I can think of P. G. Wodehouse, an old Alleynian from my school, Dulwich College, who moved to the USA (Long Island to be exact) and, from 1947 until his death in 1975, never set foot in England again. It is believed by many critics that this actually improved ‘Plum’s’ writing since he was free to remember an England that had largely disappeared after World War II and was, all the more, able to give credibility to his own brand of inimitable humour within a legendary land of sensible butlers, great aunts and loveably silly young aristocrats.
Travel writers, it seems, need more than most litterateurs to live abroad. Leigh-Fermor, who a dear friend was privileged to meet and even cook for, was a prime example and there are many others one can think of.
Some writers move to different places not so much because they love their new location but because they couldn’t stand their place of birth. D. H. Lawrence comes to mind but then he still wrote so beautifully and so nostalgically about a country he’d forsaken years before, even until the moment of his death.
Returning to Joyce: it was he who encouraged the disillusioned Svevo to take up writing again after the complete neglect of Italo’s first two novels, Una Vita of 1890 and Senilità of 1897. They would meet at one of Trieste’s great caffés: la Stella Polare, Il Caffé degli Specchi, Caffé Pirona and il caffé San Marco. How I would have loved to be a fly on the wall in one of those venues where Joyce and Svevo would be discussing over their steaming cups.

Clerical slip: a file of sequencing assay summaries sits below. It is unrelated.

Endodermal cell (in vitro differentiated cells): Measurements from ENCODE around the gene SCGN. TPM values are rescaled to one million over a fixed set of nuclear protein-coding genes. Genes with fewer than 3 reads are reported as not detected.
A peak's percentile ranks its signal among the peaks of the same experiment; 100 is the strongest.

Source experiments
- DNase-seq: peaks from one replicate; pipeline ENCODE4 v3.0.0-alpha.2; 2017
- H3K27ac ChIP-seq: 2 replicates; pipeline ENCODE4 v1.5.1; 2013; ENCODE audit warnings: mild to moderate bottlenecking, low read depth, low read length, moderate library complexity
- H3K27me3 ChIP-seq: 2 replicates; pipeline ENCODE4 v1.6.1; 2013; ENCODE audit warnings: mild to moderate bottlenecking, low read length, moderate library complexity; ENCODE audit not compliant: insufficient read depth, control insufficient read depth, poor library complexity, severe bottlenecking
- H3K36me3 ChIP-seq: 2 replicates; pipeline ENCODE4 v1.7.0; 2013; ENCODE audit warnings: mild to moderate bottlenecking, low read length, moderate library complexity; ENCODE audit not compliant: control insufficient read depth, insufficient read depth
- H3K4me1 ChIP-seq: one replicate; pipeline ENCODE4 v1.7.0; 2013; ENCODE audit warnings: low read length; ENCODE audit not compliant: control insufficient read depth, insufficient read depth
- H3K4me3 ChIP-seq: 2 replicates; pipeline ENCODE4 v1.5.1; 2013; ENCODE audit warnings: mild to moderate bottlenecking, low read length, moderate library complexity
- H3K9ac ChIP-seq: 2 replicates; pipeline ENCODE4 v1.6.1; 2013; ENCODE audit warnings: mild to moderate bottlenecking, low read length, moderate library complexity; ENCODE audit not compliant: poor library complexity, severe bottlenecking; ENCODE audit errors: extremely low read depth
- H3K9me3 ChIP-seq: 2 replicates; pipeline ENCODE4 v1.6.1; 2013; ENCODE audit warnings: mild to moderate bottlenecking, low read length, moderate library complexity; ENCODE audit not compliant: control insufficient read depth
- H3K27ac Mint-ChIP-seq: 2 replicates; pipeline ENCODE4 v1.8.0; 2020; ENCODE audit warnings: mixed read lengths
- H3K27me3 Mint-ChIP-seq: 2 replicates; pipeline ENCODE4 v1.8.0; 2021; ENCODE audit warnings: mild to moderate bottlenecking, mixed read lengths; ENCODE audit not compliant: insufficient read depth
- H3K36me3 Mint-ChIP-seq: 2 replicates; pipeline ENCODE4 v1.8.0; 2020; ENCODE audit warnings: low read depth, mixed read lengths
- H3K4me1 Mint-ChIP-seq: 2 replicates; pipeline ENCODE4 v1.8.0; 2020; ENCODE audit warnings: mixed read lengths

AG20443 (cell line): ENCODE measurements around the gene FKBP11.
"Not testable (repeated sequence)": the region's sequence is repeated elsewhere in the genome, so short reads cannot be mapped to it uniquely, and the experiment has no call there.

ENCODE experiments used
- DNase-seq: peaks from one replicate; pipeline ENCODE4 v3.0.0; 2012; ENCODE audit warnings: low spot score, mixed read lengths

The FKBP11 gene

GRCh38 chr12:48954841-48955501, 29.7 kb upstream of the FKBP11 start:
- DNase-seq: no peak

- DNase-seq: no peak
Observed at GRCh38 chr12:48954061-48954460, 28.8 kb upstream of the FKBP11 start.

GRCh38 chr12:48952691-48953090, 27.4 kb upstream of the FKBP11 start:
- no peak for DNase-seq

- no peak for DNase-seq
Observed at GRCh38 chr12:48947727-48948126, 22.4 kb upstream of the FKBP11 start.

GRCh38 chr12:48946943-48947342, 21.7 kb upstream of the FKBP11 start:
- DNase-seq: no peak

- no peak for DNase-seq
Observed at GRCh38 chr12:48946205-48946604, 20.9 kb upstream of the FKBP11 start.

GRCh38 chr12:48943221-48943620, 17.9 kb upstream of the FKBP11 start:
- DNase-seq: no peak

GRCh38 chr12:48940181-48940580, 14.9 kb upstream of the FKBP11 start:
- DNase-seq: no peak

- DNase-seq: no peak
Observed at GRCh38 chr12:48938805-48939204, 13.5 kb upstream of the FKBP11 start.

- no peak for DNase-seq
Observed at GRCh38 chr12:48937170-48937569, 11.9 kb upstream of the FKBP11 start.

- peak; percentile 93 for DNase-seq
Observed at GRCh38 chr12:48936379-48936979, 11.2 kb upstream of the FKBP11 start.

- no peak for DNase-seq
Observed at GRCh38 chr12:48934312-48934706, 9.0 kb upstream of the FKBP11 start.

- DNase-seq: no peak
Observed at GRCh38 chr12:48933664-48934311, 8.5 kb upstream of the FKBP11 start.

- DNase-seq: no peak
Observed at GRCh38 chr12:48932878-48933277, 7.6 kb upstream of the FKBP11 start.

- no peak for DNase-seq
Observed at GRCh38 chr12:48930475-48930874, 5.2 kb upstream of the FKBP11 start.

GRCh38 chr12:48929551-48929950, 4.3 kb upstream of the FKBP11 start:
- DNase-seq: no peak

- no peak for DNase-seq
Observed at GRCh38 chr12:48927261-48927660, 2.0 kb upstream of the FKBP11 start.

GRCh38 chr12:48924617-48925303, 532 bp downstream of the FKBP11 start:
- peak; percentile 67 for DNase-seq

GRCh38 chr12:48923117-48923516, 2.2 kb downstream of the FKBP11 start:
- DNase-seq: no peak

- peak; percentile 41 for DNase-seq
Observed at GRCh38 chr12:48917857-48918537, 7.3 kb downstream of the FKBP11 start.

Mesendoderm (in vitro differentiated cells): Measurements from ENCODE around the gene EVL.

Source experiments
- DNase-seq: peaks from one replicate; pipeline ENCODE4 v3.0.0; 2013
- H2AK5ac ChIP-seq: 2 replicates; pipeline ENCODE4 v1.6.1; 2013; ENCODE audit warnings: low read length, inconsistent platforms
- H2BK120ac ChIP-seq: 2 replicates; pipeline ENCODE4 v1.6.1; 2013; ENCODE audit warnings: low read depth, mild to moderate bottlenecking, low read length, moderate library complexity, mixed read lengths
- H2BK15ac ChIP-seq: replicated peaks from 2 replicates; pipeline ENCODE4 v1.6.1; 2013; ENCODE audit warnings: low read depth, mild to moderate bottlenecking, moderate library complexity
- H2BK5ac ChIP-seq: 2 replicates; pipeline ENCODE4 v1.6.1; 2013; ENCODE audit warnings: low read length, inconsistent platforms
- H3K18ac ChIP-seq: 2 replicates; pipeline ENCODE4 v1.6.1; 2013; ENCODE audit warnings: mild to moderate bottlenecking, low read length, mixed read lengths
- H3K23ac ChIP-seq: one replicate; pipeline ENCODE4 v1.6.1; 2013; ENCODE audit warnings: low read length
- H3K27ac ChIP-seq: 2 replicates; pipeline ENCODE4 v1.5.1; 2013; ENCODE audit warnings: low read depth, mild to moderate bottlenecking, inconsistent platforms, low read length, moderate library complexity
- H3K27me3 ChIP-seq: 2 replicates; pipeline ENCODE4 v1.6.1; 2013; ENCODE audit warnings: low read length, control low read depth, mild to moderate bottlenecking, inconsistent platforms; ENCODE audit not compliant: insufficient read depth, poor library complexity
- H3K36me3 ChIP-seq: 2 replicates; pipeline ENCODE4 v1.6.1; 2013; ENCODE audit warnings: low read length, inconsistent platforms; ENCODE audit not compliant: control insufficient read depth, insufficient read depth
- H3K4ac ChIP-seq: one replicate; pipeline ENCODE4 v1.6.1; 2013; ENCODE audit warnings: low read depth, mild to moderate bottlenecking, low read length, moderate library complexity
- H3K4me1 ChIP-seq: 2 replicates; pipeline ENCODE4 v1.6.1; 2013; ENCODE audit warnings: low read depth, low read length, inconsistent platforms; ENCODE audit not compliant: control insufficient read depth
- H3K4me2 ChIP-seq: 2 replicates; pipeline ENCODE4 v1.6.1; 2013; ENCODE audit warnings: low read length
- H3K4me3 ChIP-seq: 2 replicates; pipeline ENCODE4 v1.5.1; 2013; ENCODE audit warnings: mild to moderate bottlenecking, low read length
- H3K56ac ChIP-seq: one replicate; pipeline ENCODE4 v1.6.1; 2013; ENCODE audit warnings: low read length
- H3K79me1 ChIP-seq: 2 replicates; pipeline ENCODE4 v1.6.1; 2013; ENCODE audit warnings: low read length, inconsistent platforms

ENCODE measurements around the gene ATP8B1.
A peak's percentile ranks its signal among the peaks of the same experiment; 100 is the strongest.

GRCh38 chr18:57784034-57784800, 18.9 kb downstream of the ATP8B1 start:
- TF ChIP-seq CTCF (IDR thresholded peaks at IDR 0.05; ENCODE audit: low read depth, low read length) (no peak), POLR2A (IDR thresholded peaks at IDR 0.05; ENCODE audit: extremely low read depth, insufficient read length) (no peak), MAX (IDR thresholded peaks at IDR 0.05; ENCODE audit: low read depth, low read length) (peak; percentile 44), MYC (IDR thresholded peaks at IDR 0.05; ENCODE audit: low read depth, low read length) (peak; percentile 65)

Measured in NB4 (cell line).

The Caffé San Marco leads me to another blog I greatly enjoy reading. This is the art nouveau page at https://aboutartnouveau.wordpress.com/2016/01/02/caffe-san-marco-via-battisti-18-trieste/ which talks about the extraordinary history of this most beautiful caffé which had been vandalised during the first world war by Austrian soldiers and was again very recently in danger but happily saved from demolition in 2013.
Re-reading my own post on Trieste at https://longoio2.wordpress.com/2015/04/29/seaview-trieste-style/ prompts me to catch the first train there as the city is such a magical place. I would definitely take the famous Opicina tramway. again marvellously described by Ishita Sood at https://ishitasood.wordpress.com/2015/11/18/a-historic-ride-on-the-opicina-tram-in-trieste/